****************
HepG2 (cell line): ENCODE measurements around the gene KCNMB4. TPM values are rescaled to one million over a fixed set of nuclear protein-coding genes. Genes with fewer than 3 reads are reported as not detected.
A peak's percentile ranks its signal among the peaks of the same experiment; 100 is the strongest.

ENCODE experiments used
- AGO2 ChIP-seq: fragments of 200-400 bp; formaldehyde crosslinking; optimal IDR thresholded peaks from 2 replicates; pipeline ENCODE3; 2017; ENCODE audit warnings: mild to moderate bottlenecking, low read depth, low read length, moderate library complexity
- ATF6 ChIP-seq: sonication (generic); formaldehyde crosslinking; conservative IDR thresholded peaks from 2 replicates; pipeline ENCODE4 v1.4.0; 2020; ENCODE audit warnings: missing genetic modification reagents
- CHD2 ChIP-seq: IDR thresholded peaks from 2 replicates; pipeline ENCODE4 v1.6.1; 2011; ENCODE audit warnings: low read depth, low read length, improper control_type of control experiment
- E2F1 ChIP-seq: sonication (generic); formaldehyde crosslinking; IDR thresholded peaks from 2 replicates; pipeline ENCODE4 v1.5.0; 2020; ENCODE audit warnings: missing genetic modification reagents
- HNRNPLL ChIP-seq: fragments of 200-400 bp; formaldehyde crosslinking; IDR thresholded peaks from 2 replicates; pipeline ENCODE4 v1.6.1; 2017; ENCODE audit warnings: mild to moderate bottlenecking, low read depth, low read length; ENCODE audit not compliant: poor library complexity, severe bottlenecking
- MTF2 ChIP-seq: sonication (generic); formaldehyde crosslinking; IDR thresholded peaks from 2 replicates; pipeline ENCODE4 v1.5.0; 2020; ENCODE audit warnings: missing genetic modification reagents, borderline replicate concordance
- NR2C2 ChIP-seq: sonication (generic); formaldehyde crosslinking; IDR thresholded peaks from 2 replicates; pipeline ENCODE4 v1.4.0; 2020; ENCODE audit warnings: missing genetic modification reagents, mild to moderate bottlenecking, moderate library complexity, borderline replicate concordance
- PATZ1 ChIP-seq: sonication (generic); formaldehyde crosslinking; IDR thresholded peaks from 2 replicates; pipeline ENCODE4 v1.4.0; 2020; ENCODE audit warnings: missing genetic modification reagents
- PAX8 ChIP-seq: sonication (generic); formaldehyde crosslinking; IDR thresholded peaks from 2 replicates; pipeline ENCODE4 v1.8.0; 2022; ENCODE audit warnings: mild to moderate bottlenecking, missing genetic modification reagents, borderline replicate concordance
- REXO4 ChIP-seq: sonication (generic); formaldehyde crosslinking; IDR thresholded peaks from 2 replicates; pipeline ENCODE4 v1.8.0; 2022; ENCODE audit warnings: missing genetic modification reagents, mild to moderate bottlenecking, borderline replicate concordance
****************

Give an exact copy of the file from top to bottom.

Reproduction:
HepG2 (cell line): ENCODE measurements around the gene KCNMB4. TPM values are rescaled to one million over a fixed set of nuclear protein-coding genes. Genes with fewer than 3 reads are reported as not detected.
A peak's percentile ranks its signal among the peaks of the same experiment; 100 is the strongest.

ENCODE experiments used
- AGO2 ChIP-seq: fragments of 200-400 bp; formaldehyde crosslinking; optimal IDR thresholded peaks from 2 replicates; pipeline ENCODE3; 2017; ENCODE audit warnings: mild to moderate bottlenecking, low read depth, low read length, moderate library complexity
- ATF6 ChIP-seq: sonication (generic); formaldehyde crosslinking; conservative IDR thresholded peaks from 2 replicates; pipeline ENCODE4 v1.4.0; 2020; ENCODE audit warnings: missing genetic modification reagents
- CHD2 ChIP-seq: IDR thresholded peaks from 2 replicates; pipeline ENCODE4 v1.6.1; 2011; ENCODE audit warnings: low read depth, low read length, improper control_type of control experiment
- E2F1 ChIP-seq: sonication (generic); formaldehyde crosslinking; IDR thresholded peaks from 2 replicates; pipeline ENCODE4 v1.5.0; 2020; ENCODE audit warnings: missing genetic modification reagents
- HNRNPLL ChIP-seq: fragments of 200-400 bp; formaldehyde crosslinking; IDR thresholded peaks from 2 replicates; pipeline ENCODE4 v1.6.1; 2017; ENCODE audit warnings: mild to moderate bottlenecking, low read depth, low read length; ENCODE audit not compliant: poor library complexity, severe bottlenecking
- MTF2 ChIP-seq: sonication (generic); formaldehyde crosslinking; IDR thresholded peaks from 2 replicates; pipeline ENCODE4 v1.5.0; 2020; ENCODE audit warnings: missing genetic modification reagents, borderline replicate concordance
- NR2C2 ChIP-seq: sonication (generic); formaldehyde crosslinking; IDR thresholded peaks from 2 replicates; pipeline ENCODE4 v1.4.0; 2020; ENCODE audit warnings: missing genetic modification reagents, mild to moderate bottlenecking, moderate library complexity, borderline replicate concordance
- PATZ1 ChIP-seq: sonication (generic); formaldehyde crosslinking; IDR thresholded peaks from 2 replicates; pipeline ENCODE4 v1.4.0; 2020; ENCODE audit warnings: missing genetic modification reagents
- PAX8 ChIP-seq: sonication (generic); formaldehyde crosslinking; IDR thresholded peaks from 2 replicates; pipeline ENCODE4 v1.8.0; 2022; ENCODE audit warnings: mild to moderate bottlenecking, missing genetic modification reagents, borderline replicate concordance
- REXO4 ChIP-seq: sonication (generic); formaldehyde crosslinking; IDR thresholded peaks from 2 replicates; pipeline ENCODE4 v1.8.0; 2022; ENCODE audit warnings: missing genetic modification reagents, mild to moderate bottlenecking, borderline replicate concordance